Coventry, where, after many years' industry, he amassed a fortune, 
  and by his will, in remembrance of the seasonable charity of 
  the Devizes, he bequeathed a sum in trust, for the purpose of 
  distributing on the anniversary of the day when he was so relieved 
  a halfpenny loaf to every person in the town, gentle and simple, 
  and to every traveller that should pass through the town on that 
  day a penny loaf. The will is faithfully adminstered, and the Duke 
  of Austria and his suite passing through the town on the day of 
  the Coventry loaf, on their way from Bath to London, a loaf was 
  presented to each of them, of which the Duke and Duchess were most 
  cheerfully pleased to accept, and the custom struck the Archduke so 
  forcibly as a curious anecdote in his travels that he minuted down 
  the circumstance, and the high personages seemed to take delight in 
  breakfasting on the loaf thus given as the testimony of gratitude 
  for a favour seasonably conferred."

St. James' Church, with its fine Perpendicular tower, will be passed if the main road is taken toward Avebury. A better way for the traveller on foot is to go by the beautiful avenue called Quakers' Walk to Roundway Down and Oliver's Camp, the last named being actually an ancient encampment, given its present name because the battle for Devizes in the Civil War took place close by. The fight was not a Parliamentary success and Waller was forced to retire before the King's men under Lord Wilmot. The Down was in consequence renamed "Runaway" by the jubilant Cavaliers. Below the face of the hill to the south-west is the picturesque village of Rowde, famous for its quaint old inn. If the Roundway route is chosen a descent should be made to Bishop's Cannings lying snugly under the steep side of Tan Hill. Here is a magnificent church of much interest and beauty. The cruciform building is in the main Transitional and Early English. The dignified central tower has a spire of stone. The corbels supporting the roof are carved with representations of Kings and Abbots. The interior is impressive in its splendid proportions and graceful details, and of especial beauty are the Perpendicular arches inserted in the nave. The fine triple lancets of the chancel, transepts and west end also call for notice. To the east of the south transept is the former chapel of Our Lady of the Bower. This has been the Ernle chantry since 1563. It contains monuments of this family and an ancient helmet bearing their crest hangs on the wall. The south transept has a piscina and in the north transept is a curious old carved chair, said to have been used by the guardian of a shrine, but whose or what shrine is unknown. The two-storied building on the north-east of the chancel, consisting of a sacristry and priest's room, is the oldest part of the church. James I was entertained in the village during one of his progresses by the vicar who, with the help of his parishioners, rendered some of his own compositions for the edification of the King.

The Avebury road now ascends the sparsely inhabited chalk hills, part of the range known under the general designation of the Marlborough Downs. To the left, on the northern slopes of Roundway Down, have been erected a number of gaunt and lofty wireless masts, visible for a great distance. They may be said to stand in a cemetery, so numerous are the round barrows scattered about the surrounding hills. After passing a reservoir on the left the road reaches the lonely "Shepherd's Shore," nearly 600 feet up. Just past this point the mysterious Wansdyke is crossed. Hereabouts the Dyke runs in a fairly straight line east and west, where this direction keeps to the summit of the hills. It is well seen from our road as it descends on the right from Horton Down. To the east it eventually becomes lost in the fastnesses of Savernake Forest. Westwards it is, for some distance, identical with the Roman road to Bath. The "Wodensdyke" appears to have been made to protect south-western England from foes coming out of the midlands, but whether it was the work of Brito-Roman or West Saxon is unknown. Our way now drops past three conspicuous barrows on the left, with the Lansdown Column showing up on the summit of Cherhill Down beyond. This was erected to commemorate the birth of Edward VII. Presently, in the other direction, to the right front, appears the dark mass of Silbury Hill, perhaps another monument to a great monarch, but of an age too distant for conjecture.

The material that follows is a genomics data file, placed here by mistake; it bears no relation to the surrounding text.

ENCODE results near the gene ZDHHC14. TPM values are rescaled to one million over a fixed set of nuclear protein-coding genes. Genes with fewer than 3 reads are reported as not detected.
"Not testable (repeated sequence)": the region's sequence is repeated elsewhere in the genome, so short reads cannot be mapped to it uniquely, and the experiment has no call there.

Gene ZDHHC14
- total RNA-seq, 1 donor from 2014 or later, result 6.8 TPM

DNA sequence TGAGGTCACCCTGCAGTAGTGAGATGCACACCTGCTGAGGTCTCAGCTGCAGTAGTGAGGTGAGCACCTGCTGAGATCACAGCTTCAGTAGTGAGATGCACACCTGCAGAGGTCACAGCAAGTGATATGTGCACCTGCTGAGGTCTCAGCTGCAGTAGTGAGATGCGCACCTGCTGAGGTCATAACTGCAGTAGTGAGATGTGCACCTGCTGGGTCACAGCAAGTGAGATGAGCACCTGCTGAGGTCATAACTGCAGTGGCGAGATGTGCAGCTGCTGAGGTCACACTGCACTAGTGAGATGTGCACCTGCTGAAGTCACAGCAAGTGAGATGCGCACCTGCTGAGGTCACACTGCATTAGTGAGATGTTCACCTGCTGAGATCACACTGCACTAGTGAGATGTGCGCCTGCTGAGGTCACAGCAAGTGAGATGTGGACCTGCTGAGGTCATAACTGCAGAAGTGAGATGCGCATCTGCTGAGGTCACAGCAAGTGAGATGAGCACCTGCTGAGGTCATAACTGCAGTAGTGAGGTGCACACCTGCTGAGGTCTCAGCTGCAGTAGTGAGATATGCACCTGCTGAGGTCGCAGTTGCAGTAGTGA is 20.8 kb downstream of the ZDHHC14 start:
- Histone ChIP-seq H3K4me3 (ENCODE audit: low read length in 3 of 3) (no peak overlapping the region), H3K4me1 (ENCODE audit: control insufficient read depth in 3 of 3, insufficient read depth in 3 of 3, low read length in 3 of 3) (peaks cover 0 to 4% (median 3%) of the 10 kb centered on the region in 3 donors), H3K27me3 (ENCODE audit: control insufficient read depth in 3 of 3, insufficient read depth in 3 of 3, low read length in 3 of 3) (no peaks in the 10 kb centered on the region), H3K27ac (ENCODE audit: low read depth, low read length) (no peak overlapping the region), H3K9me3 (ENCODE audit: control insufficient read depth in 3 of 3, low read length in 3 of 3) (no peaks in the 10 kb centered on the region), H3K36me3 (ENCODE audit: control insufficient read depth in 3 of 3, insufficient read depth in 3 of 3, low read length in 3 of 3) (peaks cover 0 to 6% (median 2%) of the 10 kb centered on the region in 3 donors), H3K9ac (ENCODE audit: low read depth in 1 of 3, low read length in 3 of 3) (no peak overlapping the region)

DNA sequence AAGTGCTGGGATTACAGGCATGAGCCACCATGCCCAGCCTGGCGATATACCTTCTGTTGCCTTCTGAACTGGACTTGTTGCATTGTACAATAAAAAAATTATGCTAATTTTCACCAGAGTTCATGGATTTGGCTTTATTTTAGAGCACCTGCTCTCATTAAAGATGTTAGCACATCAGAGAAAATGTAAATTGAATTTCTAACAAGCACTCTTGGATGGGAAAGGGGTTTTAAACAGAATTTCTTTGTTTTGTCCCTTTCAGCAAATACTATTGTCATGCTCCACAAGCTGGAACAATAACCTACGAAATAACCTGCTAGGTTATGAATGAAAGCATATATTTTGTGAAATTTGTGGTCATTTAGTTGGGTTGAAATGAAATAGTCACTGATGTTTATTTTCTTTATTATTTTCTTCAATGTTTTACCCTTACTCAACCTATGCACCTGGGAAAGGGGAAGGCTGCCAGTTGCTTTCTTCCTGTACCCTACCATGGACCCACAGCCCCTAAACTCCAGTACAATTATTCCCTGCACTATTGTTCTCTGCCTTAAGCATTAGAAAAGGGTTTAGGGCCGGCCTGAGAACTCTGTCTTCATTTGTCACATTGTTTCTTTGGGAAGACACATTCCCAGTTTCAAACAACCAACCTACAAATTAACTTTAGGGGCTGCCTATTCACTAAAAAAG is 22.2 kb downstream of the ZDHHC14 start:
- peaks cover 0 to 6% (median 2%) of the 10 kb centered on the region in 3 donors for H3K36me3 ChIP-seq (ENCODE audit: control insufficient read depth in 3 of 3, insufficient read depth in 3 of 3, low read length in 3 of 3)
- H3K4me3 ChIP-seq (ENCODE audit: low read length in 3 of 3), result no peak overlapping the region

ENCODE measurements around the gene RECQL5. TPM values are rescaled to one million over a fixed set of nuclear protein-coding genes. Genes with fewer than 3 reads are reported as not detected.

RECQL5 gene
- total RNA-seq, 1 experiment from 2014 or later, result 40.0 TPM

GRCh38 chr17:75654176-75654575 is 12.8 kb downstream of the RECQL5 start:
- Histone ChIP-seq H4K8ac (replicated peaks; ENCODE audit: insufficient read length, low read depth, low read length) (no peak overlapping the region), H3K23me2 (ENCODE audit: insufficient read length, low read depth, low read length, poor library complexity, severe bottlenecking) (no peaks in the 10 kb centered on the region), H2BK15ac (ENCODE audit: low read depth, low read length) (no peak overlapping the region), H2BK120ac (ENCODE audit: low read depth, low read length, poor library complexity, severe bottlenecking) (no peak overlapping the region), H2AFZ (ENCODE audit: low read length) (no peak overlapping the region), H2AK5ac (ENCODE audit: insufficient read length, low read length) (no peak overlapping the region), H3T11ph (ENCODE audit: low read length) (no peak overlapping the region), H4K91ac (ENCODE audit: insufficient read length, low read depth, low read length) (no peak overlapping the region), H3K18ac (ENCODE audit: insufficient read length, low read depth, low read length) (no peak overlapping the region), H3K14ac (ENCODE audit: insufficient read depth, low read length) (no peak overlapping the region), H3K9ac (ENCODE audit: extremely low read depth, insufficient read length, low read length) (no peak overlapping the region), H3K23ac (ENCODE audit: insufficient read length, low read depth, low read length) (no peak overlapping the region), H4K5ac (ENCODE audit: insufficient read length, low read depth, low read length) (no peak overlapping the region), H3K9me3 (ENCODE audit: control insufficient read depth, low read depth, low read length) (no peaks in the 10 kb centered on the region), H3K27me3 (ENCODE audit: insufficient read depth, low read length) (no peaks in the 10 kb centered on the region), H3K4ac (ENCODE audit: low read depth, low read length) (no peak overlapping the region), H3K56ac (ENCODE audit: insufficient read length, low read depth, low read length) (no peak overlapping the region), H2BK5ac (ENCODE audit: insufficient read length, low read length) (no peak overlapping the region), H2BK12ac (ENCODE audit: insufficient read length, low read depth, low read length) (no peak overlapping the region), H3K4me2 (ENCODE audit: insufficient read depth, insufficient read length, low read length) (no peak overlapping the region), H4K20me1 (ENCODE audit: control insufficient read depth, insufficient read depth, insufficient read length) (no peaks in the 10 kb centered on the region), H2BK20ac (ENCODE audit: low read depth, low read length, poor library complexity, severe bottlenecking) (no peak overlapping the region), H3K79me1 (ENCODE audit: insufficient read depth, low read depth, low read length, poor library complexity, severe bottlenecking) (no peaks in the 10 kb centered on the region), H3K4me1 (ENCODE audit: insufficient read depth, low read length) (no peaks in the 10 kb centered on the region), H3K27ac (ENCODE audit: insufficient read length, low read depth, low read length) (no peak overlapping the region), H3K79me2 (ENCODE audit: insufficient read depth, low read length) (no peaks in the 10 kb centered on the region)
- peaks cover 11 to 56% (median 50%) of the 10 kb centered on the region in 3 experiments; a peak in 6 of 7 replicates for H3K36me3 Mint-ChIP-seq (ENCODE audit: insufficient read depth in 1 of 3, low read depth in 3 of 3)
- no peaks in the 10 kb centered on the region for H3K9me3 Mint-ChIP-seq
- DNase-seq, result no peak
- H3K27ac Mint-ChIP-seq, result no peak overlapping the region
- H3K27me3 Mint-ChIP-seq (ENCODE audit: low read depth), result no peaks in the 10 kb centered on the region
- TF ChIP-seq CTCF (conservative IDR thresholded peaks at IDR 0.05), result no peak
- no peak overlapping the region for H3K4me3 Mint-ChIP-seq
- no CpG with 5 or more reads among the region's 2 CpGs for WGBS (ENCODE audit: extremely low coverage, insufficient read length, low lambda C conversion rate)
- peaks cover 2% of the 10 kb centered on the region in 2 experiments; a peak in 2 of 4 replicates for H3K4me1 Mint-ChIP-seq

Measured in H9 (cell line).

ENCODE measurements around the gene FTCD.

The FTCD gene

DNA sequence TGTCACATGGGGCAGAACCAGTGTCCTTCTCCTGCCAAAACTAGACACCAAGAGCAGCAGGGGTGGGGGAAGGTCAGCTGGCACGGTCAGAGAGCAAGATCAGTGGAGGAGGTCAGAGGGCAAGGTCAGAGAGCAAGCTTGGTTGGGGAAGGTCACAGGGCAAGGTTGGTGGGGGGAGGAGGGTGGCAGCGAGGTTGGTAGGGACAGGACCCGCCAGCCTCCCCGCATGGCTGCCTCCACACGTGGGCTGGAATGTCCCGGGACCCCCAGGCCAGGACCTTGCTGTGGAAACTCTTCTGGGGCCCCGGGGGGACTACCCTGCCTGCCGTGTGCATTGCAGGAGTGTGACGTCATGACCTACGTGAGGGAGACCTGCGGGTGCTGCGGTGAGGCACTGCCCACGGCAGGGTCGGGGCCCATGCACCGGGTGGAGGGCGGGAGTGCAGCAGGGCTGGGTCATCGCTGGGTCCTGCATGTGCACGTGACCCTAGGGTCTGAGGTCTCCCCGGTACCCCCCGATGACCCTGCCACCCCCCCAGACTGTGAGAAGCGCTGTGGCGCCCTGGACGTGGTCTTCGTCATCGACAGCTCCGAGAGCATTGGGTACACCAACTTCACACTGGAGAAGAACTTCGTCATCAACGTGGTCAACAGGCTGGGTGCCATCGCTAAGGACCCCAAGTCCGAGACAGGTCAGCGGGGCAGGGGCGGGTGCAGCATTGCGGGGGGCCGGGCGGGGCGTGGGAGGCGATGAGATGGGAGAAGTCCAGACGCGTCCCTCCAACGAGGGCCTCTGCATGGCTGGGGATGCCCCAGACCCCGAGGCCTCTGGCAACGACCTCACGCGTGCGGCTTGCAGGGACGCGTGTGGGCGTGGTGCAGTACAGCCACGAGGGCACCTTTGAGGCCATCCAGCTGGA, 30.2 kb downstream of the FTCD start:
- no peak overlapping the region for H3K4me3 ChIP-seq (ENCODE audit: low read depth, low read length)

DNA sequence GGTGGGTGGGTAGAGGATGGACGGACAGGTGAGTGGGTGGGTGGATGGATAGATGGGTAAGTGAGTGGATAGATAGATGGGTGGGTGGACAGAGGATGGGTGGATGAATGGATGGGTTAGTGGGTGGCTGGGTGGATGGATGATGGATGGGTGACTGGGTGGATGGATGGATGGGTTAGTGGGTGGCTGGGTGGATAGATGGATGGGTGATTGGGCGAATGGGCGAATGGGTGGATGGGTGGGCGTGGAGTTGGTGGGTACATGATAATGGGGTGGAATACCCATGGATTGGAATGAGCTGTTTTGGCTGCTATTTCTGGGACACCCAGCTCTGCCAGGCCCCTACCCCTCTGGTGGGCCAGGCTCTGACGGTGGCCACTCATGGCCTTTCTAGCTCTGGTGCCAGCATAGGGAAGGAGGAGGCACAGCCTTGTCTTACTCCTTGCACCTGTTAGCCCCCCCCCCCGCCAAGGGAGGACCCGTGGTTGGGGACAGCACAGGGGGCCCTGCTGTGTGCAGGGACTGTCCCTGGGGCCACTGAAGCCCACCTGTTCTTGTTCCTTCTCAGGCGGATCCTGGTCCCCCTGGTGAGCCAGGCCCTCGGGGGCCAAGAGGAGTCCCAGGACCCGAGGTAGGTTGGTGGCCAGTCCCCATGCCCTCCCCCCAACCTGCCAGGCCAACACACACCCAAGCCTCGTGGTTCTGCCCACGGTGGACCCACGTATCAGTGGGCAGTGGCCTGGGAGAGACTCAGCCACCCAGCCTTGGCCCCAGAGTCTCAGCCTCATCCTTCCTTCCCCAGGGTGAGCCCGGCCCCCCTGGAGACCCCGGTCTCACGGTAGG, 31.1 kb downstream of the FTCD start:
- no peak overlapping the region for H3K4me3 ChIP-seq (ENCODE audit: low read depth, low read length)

Seven miles from Devizes we reach the Bath road at Beckhampton, first crossing the track of the old Roman Bath-Silchester way about three-quarters of a mile before it joins the modern road. We are now in the valley of the Kennet, which here turns east after an infant course under the long line of Hackpen Hill and through the out-of-the-way villages of Winterbourne Basset, Monkton and Berwick Basset. The "winter bourne" is actually the baby Kennet, that in dry summers hardly makes an appearance. Berwick has a family connexion with Wooton, over the hills and far away to the north-west. Hackpen is almost the final effort of the chalk in this direction. At its northern end it rises to 884 feet, an isolated section being crowned by Barbury Camp, ringed by its beech trees, from which there is a grand view north and west. From this point the general trend of the chalk escarpment is north-east to the Lambourn Downs, between Lambourn and Wantage. Along the brow of this long ridge wanders that fascinating old track indifferently termed Ridgeway and Icknield Way, which only leaves the highlands to cross the Thames at Streatley. But we are off our own track now and must return to Avebury, or Abury as the natives have it. The village is a mile from Beckhampton, and a short distance up the by-road the first glimpse of our goal may be had on the left in the two "Long Stones" just visible across a field. A little farther one gets the best distant view of Silbury Hill - one which shows its artificial character and true shape to great advantage. The sombre tone of the turf that clothes it is remarkable; when seen against the pale sweep of the Downs behind, its sides do not appear to reflect light at all.